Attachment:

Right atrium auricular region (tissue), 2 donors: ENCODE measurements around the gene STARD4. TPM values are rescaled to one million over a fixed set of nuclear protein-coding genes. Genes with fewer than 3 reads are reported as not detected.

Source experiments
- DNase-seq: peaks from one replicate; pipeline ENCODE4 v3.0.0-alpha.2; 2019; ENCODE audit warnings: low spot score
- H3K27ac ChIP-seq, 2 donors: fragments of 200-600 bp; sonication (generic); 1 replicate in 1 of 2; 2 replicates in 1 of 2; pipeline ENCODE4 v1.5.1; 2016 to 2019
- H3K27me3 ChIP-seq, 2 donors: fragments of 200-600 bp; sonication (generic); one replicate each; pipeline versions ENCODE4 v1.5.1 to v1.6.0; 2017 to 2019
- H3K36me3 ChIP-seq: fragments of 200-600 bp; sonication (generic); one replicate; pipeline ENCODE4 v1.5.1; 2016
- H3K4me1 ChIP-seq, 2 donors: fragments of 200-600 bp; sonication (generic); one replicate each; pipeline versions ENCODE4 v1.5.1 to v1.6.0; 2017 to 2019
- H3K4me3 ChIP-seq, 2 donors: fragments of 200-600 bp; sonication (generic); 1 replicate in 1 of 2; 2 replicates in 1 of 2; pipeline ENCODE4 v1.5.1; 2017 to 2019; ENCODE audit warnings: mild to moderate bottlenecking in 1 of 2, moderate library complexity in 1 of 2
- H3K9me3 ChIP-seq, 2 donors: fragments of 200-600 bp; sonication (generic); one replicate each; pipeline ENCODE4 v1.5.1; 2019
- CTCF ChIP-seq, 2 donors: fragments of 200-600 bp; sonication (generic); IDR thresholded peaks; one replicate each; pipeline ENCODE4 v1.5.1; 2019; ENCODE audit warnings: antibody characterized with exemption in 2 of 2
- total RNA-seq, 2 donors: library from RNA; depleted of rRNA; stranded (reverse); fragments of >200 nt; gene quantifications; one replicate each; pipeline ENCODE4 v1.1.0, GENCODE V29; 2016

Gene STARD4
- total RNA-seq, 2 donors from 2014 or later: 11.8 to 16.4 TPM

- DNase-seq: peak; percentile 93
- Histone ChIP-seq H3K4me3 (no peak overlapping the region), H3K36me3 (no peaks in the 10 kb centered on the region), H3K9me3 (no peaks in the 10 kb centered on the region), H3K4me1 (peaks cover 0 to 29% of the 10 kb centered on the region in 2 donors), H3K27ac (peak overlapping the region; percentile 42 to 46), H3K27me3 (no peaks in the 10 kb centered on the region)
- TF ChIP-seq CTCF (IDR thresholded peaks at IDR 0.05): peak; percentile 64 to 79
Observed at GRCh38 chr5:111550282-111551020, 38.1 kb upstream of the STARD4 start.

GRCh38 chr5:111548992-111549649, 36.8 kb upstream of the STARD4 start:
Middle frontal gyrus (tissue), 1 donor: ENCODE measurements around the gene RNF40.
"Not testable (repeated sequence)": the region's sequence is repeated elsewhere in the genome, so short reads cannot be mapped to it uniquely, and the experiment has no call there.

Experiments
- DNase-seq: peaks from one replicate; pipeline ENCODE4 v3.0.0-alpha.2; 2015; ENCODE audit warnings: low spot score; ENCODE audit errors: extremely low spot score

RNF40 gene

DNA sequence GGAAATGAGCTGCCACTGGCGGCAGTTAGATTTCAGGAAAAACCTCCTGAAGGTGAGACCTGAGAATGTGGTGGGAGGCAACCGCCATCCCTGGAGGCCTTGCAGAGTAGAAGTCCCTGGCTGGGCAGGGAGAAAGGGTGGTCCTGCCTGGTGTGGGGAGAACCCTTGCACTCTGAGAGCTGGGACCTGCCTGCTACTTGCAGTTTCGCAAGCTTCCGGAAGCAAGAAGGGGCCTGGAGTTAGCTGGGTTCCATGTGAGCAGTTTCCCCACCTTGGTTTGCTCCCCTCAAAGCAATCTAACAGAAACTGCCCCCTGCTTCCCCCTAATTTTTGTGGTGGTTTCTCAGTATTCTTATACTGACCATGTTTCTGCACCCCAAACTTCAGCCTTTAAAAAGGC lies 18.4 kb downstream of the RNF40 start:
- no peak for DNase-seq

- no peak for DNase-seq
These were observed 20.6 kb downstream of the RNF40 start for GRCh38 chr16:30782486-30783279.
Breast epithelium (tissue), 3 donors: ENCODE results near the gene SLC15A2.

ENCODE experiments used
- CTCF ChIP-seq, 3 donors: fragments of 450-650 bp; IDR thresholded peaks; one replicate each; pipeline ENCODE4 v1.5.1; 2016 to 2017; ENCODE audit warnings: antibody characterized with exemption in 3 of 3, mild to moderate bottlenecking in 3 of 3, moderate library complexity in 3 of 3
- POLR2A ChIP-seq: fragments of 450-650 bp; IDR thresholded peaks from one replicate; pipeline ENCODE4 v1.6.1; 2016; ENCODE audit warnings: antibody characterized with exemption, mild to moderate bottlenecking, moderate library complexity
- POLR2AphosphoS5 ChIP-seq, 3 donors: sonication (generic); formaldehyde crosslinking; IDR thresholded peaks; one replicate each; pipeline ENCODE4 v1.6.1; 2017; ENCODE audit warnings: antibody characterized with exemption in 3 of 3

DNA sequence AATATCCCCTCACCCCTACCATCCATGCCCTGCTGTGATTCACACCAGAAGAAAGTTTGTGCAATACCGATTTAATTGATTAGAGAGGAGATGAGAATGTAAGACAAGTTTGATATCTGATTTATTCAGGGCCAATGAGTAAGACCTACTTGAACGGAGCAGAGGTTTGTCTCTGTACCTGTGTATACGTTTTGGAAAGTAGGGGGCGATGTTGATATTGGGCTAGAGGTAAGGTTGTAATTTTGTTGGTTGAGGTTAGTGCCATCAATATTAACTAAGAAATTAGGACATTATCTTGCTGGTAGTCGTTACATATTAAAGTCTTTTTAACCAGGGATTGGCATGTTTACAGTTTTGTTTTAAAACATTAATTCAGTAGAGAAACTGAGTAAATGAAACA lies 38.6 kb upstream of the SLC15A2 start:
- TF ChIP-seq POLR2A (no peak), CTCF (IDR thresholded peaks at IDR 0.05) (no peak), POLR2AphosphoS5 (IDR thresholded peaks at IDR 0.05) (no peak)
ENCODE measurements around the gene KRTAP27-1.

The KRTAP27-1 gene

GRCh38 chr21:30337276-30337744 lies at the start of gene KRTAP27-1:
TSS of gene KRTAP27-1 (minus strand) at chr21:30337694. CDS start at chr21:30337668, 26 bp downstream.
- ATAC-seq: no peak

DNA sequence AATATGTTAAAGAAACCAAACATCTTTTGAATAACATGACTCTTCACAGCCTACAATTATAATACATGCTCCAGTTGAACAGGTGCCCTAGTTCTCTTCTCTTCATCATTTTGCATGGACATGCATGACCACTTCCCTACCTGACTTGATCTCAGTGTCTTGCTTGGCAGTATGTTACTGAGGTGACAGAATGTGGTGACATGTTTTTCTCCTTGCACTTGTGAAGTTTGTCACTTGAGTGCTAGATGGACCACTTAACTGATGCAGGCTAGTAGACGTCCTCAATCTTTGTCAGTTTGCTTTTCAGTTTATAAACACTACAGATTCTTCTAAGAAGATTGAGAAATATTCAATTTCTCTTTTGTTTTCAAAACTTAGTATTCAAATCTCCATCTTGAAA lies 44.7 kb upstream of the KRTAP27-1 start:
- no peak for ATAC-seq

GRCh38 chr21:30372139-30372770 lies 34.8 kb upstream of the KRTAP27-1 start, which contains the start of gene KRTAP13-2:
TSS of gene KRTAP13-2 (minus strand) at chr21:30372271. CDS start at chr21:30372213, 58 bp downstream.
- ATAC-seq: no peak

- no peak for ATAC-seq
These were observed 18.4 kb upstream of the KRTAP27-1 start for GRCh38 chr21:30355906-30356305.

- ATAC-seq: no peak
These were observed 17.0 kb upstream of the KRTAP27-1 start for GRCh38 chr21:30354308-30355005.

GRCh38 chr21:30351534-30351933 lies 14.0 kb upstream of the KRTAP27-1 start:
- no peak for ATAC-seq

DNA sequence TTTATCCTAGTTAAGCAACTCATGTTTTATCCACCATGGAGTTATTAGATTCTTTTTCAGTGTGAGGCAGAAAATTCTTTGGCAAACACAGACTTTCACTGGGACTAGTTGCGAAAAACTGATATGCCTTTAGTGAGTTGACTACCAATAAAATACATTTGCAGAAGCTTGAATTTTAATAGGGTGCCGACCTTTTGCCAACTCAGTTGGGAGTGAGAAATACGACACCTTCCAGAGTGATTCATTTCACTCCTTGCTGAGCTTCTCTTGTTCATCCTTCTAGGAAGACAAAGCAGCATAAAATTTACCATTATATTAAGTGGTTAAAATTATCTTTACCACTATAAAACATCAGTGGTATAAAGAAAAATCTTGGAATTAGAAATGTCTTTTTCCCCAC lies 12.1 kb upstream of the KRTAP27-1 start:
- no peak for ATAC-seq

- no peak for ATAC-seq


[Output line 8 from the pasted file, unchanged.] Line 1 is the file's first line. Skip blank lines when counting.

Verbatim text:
- H3K4me3 ChIP-seq, 2 donors: fragments of 200-600 bp; sonication (generic); 1 replicate in 1 of 2; 2 replicates in 1 of 2; pipeline ENCODE4 v1.5.1; 2017 to 2019; ENCODE audit warnings: mild to moderate bottlenecking in 1 of 2, moderate library complexity in 1 of 2